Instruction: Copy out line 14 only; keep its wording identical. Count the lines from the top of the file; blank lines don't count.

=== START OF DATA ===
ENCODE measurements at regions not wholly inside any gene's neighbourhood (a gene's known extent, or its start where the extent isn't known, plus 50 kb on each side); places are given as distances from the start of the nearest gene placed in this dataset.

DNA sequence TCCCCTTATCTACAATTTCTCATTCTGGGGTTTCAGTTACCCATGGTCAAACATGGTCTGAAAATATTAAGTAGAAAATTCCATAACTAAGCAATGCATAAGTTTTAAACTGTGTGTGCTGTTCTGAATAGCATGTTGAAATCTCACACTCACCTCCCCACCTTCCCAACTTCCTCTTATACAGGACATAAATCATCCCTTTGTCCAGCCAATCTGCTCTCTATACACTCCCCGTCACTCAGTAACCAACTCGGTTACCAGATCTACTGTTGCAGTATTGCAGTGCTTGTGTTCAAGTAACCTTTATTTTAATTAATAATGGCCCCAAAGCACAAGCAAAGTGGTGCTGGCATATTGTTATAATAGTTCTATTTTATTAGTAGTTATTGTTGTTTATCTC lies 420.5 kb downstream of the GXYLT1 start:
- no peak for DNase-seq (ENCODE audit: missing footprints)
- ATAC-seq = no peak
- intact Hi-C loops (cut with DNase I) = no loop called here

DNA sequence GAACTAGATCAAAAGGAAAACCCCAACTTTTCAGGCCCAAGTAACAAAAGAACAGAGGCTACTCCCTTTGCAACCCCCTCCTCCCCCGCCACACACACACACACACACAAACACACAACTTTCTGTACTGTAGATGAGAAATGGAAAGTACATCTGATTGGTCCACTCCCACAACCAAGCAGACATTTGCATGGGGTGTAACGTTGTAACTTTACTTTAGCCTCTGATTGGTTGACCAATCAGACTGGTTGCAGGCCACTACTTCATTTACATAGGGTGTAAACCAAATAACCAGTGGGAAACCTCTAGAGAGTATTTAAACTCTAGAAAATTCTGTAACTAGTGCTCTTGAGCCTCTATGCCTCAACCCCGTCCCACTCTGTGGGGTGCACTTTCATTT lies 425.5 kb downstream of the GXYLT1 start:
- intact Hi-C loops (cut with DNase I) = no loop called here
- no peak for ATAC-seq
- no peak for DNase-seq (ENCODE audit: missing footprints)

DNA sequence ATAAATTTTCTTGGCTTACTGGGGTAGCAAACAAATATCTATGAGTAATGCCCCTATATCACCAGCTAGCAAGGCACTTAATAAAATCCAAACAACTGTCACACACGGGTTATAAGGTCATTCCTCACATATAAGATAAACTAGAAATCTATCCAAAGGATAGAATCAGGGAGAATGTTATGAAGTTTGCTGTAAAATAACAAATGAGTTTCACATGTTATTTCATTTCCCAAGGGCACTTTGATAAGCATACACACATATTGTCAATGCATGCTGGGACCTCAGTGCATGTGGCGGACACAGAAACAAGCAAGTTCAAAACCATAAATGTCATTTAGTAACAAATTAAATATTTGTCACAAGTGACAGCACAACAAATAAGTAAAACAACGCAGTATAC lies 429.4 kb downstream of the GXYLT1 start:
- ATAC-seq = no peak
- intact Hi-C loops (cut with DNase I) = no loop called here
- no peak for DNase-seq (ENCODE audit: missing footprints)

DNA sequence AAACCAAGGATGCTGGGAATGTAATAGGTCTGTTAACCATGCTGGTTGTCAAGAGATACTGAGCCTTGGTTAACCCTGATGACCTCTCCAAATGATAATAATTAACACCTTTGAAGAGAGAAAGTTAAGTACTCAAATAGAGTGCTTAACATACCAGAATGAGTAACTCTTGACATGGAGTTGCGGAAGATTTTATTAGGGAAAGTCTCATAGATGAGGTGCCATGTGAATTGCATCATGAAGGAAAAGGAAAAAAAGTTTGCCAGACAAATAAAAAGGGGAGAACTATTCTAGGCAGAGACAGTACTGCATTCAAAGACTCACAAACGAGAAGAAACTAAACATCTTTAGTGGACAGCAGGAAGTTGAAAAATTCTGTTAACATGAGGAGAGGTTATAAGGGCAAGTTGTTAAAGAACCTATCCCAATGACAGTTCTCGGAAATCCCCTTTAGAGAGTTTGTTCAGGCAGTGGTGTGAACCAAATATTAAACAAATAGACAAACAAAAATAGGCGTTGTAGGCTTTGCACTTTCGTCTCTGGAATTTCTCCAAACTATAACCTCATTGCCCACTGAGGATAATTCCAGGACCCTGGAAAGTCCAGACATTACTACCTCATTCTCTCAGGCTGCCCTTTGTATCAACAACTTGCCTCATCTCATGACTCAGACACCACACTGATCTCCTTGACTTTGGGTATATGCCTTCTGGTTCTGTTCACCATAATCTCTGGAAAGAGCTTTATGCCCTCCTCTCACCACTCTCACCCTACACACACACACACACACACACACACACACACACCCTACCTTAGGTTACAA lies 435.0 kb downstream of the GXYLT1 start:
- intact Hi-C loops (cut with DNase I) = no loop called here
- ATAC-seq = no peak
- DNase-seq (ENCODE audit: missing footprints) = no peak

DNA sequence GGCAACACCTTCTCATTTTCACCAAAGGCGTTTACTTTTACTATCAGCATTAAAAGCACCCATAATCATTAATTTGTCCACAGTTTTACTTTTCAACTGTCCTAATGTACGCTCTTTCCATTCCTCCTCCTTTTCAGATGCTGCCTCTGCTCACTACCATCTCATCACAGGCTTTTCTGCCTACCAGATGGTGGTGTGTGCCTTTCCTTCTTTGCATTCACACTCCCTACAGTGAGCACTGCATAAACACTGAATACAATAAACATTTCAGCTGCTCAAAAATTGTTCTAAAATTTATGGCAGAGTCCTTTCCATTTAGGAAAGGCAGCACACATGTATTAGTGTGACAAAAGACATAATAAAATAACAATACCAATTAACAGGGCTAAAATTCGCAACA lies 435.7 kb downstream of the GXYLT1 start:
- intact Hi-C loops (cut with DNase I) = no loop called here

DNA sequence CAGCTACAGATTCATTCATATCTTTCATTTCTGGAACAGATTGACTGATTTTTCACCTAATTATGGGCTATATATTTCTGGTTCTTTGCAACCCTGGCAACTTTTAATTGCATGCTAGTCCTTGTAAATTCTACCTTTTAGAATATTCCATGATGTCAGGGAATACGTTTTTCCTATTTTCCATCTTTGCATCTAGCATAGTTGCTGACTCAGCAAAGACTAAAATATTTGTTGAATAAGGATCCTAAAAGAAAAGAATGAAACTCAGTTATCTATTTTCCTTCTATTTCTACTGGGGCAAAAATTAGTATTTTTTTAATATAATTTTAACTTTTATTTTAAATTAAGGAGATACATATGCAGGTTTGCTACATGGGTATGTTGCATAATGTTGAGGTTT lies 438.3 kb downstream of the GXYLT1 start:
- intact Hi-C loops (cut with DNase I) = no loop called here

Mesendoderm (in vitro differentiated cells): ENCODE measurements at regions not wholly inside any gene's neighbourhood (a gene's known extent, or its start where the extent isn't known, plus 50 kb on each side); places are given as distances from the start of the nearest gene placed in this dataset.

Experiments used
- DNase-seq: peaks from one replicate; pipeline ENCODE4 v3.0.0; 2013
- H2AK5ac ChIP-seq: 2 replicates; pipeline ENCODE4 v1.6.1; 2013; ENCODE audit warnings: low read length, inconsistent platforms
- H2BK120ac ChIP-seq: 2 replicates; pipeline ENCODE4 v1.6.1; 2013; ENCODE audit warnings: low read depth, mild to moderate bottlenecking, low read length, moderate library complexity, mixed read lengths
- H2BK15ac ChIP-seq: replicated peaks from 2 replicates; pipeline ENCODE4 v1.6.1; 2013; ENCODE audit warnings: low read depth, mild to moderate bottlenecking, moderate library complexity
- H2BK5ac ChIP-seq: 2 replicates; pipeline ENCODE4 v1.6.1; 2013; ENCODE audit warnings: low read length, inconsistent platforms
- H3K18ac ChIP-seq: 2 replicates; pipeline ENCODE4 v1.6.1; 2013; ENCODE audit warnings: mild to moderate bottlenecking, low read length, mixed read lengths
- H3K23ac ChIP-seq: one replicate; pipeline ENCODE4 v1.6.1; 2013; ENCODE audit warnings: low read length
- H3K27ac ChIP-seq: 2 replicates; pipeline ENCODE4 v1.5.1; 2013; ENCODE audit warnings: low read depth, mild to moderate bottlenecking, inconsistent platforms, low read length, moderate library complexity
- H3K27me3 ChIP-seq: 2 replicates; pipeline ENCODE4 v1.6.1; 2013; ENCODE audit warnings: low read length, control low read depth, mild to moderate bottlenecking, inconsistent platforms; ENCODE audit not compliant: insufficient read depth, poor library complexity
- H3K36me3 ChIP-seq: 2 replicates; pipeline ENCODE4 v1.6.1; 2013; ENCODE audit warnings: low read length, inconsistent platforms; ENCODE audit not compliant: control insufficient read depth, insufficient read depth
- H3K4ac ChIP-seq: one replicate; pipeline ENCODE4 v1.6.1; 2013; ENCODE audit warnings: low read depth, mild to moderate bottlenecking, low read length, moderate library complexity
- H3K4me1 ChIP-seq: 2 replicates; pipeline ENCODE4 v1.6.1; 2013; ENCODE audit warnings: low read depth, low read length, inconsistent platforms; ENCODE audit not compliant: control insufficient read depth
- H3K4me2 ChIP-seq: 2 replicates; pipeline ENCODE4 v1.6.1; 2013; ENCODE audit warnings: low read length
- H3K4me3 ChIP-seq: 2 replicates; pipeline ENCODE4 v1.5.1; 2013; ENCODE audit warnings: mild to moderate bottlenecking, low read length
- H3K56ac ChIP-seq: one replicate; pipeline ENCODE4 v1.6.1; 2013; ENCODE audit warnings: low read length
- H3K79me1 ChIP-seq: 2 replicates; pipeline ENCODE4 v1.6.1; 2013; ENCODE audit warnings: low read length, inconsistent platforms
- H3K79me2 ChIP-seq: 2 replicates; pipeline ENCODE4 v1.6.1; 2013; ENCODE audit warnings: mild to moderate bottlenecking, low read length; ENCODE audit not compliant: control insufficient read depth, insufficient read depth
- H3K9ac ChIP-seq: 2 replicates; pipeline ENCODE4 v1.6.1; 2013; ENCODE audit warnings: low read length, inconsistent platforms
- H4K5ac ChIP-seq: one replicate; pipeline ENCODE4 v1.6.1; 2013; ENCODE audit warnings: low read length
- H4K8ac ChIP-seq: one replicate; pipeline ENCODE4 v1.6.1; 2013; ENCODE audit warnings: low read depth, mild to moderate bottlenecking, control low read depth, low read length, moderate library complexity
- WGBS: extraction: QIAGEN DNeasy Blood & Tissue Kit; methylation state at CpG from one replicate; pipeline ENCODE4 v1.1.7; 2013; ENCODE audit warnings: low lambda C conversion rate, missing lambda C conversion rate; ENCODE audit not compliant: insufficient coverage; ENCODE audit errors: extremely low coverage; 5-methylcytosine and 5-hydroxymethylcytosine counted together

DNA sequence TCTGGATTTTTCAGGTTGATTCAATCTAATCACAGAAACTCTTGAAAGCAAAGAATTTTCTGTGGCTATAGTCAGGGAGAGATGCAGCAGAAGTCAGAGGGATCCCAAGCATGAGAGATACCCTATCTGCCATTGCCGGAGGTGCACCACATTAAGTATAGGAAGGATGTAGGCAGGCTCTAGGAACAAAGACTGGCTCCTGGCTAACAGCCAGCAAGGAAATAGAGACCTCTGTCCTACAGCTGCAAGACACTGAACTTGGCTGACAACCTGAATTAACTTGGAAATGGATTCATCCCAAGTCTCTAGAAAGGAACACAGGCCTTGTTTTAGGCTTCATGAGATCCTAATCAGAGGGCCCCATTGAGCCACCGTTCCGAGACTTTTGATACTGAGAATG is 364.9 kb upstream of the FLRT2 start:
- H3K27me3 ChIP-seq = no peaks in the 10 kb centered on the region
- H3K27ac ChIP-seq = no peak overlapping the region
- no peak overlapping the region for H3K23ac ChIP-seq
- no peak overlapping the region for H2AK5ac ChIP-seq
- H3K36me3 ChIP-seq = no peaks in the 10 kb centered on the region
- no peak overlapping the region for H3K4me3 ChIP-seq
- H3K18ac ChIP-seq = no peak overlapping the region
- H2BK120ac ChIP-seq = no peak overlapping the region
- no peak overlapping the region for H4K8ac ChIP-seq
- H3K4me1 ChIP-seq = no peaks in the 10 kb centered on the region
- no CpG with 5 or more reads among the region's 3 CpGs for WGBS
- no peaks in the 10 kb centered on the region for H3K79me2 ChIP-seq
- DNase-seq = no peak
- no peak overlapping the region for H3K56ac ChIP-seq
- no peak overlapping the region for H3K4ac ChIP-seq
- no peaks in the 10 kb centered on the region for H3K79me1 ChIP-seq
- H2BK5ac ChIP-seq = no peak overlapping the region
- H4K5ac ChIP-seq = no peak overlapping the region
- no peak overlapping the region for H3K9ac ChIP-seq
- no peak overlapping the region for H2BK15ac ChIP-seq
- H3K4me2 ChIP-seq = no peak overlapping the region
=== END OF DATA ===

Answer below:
DNA sequence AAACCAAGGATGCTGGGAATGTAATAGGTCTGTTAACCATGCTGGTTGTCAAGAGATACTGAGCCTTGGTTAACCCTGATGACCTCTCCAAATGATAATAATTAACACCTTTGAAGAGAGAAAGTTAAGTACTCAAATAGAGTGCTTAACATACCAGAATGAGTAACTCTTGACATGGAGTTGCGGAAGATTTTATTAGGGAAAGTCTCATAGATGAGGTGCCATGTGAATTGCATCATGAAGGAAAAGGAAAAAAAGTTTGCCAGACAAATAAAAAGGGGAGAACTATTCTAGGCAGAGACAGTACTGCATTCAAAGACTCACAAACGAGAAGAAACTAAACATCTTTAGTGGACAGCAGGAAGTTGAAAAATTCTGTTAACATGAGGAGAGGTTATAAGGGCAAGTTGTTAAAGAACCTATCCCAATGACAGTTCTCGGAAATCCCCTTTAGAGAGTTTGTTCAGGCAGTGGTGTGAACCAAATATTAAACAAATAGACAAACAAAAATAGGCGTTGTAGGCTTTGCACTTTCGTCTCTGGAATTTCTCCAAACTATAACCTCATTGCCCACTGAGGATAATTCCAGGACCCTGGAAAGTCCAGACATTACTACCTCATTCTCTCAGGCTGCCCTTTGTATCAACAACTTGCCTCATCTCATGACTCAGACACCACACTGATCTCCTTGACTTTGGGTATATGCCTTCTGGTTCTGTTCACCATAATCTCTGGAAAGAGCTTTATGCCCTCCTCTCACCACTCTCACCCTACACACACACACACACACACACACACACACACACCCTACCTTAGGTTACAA lies 435.0 kb downstream of the GXYLT1 start: